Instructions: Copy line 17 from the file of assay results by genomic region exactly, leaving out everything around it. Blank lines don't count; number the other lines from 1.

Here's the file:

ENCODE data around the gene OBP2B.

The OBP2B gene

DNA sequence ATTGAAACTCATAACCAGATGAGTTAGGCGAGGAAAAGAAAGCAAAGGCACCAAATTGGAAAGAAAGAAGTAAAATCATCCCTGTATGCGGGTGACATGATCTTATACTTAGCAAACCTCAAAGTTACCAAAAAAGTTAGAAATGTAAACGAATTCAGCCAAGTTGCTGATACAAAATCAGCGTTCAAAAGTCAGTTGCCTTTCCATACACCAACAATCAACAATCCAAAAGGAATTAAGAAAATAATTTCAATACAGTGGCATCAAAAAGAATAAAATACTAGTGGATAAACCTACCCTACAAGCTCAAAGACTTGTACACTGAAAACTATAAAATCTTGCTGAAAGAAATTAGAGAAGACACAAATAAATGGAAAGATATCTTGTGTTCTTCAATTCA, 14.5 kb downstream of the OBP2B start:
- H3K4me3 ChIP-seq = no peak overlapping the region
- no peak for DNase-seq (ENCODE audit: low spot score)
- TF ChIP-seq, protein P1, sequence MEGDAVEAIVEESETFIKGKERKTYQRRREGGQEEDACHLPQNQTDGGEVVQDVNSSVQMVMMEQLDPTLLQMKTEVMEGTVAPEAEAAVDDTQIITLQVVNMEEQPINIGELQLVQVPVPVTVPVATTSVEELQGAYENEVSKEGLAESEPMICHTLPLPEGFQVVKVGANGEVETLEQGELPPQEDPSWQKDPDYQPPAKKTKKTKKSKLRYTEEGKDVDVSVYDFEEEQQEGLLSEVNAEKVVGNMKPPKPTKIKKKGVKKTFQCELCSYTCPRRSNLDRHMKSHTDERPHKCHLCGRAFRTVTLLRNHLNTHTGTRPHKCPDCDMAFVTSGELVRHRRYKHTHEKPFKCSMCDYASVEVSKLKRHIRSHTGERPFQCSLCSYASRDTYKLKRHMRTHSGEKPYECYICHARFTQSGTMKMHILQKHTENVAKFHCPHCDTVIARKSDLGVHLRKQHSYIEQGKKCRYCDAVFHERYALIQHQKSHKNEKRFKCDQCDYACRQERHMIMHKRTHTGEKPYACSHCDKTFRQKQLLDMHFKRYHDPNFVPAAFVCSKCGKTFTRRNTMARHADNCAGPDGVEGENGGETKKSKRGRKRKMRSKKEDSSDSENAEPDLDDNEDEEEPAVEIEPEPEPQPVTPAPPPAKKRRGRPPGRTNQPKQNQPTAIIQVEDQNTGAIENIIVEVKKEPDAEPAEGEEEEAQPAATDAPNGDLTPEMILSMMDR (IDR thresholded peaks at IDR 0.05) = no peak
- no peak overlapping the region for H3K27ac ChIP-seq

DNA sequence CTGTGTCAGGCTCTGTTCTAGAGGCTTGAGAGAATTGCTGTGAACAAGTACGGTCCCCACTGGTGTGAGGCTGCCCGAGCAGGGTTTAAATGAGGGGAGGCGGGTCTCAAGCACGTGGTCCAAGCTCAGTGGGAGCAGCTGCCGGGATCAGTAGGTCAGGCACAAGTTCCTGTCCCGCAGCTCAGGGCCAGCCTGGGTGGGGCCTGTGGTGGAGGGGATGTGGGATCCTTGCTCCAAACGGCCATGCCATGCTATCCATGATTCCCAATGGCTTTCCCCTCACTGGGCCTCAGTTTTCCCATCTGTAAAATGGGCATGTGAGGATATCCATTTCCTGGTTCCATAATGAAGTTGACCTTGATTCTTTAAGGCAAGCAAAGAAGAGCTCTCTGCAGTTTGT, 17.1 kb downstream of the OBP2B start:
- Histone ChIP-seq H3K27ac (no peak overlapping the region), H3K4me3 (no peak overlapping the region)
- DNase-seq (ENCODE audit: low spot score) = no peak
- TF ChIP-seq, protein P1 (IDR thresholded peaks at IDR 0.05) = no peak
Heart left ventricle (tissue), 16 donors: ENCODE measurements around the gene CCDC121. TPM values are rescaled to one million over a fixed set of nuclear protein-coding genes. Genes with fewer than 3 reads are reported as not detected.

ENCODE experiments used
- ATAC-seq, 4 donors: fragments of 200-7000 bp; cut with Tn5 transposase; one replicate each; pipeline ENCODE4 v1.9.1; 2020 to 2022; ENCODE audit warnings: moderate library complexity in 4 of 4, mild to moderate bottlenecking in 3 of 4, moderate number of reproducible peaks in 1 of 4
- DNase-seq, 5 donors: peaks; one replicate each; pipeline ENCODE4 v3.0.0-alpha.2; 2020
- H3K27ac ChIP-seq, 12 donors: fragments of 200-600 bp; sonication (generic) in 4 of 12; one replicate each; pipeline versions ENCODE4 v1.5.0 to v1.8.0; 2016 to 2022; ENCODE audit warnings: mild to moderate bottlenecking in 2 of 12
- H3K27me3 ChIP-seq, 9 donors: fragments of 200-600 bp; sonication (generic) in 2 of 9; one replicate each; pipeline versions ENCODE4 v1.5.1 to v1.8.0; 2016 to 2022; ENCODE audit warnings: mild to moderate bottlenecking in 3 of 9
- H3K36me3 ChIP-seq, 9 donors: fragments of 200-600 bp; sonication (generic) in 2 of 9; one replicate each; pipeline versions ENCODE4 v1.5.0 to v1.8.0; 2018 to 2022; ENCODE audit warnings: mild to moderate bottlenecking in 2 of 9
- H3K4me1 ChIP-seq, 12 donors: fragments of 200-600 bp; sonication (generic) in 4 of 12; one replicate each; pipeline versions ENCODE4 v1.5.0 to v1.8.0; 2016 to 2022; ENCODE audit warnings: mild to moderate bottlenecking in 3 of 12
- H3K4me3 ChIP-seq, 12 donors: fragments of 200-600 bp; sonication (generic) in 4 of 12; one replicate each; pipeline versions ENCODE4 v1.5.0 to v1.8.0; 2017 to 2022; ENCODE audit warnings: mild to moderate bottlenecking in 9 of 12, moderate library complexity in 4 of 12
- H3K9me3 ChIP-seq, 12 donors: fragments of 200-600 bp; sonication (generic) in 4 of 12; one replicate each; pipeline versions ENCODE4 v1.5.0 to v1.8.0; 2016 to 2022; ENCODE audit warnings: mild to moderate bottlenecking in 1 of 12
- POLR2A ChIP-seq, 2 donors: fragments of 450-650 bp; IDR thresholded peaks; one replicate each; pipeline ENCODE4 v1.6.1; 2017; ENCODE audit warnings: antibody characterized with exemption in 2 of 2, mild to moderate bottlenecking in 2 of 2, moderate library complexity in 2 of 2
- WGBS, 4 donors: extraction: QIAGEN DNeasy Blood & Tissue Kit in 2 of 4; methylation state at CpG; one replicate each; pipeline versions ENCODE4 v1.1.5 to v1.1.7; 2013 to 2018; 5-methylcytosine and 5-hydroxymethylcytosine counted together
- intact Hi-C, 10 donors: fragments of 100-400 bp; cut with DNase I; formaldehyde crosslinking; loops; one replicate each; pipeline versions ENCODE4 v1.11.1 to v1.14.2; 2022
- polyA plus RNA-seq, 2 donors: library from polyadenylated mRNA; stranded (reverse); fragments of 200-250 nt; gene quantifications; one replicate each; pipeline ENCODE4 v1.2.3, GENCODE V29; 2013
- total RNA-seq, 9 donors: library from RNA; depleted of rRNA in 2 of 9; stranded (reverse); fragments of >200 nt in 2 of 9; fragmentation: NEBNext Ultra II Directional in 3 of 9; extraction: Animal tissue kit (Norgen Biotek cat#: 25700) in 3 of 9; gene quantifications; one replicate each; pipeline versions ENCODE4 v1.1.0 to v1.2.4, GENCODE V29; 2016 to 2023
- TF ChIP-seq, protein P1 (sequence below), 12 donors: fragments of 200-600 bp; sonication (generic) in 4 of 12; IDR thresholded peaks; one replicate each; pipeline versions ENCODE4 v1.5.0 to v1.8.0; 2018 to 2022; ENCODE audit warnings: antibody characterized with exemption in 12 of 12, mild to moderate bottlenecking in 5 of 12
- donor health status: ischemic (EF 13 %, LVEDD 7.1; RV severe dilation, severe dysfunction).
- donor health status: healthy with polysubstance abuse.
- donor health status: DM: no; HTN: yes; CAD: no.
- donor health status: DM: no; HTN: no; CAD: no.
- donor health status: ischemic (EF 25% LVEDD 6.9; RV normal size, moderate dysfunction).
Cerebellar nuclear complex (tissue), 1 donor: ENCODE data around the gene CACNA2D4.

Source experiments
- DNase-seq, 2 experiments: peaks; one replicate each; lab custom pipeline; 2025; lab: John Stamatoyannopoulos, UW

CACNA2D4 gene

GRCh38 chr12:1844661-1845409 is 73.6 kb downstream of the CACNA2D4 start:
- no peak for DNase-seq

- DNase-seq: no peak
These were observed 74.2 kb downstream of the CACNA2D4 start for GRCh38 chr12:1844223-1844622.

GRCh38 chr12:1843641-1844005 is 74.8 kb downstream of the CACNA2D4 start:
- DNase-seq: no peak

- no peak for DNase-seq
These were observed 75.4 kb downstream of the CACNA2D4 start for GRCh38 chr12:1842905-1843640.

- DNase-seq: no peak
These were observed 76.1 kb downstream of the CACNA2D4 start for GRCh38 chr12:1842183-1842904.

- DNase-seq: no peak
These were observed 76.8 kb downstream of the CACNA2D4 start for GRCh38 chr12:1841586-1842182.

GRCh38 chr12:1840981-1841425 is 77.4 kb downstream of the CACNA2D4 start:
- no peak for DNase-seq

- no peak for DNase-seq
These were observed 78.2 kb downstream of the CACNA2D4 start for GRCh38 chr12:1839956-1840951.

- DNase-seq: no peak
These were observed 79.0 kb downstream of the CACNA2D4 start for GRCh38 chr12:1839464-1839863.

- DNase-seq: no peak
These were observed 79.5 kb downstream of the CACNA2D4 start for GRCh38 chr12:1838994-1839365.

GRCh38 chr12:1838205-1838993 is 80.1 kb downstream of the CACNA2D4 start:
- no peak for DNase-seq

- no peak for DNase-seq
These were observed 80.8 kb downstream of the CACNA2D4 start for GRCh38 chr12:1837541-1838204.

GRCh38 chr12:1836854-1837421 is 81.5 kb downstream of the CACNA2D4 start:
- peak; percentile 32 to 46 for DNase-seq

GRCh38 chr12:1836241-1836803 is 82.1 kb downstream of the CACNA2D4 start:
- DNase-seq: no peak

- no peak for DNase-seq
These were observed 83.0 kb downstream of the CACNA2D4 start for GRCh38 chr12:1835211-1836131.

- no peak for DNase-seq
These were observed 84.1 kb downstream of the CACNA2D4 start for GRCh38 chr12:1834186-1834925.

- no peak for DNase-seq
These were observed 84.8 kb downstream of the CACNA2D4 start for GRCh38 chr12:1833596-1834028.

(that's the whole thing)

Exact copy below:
- H3K27me3 ChIP-seq, 9 donors: fragments of 200-600 bp; sonication (generic) in 2 of 9; one replicate each; pipeline versions ENCODE4 v1.5.1 to v1.8.0; 2016 to 2022; ENCODE audit warnings: mild to moderate bottlenecking in 3 of 9